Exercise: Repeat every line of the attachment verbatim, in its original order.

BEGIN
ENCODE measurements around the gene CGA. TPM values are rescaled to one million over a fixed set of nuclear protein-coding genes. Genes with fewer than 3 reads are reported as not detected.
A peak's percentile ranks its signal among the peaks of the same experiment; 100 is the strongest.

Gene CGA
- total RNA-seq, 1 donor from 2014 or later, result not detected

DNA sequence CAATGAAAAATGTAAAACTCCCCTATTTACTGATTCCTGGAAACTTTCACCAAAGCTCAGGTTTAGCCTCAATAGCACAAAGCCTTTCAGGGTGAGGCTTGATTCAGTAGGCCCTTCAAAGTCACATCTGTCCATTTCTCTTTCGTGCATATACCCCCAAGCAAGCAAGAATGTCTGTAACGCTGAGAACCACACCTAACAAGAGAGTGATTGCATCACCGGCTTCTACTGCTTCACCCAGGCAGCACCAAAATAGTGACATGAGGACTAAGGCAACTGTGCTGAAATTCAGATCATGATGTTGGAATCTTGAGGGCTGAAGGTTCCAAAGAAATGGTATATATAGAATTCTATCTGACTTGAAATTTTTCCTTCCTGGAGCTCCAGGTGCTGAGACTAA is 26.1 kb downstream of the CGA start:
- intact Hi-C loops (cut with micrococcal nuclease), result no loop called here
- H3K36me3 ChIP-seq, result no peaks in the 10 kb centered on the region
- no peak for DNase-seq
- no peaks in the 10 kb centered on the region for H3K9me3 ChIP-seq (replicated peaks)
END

ENCODE measurements around the gene CGA. TPM values are rescaled to one million over a fixed set of nuclear protein-coding genes. Genes with fewer than 3 reads are reported as not detected.
A peak's percentile ranks its signal among the peaks of the same experiment; 100 is the strongest.

Gene CGA
- total RNA-seq, 1 donor from 2014 or later, result not detected

DNA sequence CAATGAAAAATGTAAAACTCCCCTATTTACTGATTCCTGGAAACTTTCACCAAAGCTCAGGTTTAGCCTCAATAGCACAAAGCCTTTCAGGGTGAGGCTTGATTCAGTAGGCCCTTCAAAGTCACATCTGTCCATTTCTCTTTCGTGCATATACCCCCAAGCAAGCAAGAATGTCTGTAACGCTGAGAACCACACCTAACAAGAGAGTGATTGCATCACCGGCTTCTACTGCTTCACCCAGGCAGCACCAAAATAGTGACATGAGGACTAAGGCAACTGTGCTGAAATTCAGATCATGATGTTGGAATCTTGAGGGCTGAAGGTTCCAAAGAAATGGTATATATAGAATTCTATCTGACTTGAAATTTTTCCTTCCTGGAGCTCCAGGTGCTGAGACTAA is 26.1 kb downstream of the CGA start:
- intact Hi-C loops (cut with micrococcal nuclease), result no loop called here
- H3K36me3 ChIP-seq, result no peaks in the 10 kb centered on the region
- no peak for DNase-seq
- no peaks in the 10 kb centered on the region for H3K9me3 ChIP-seq (replicated peaks)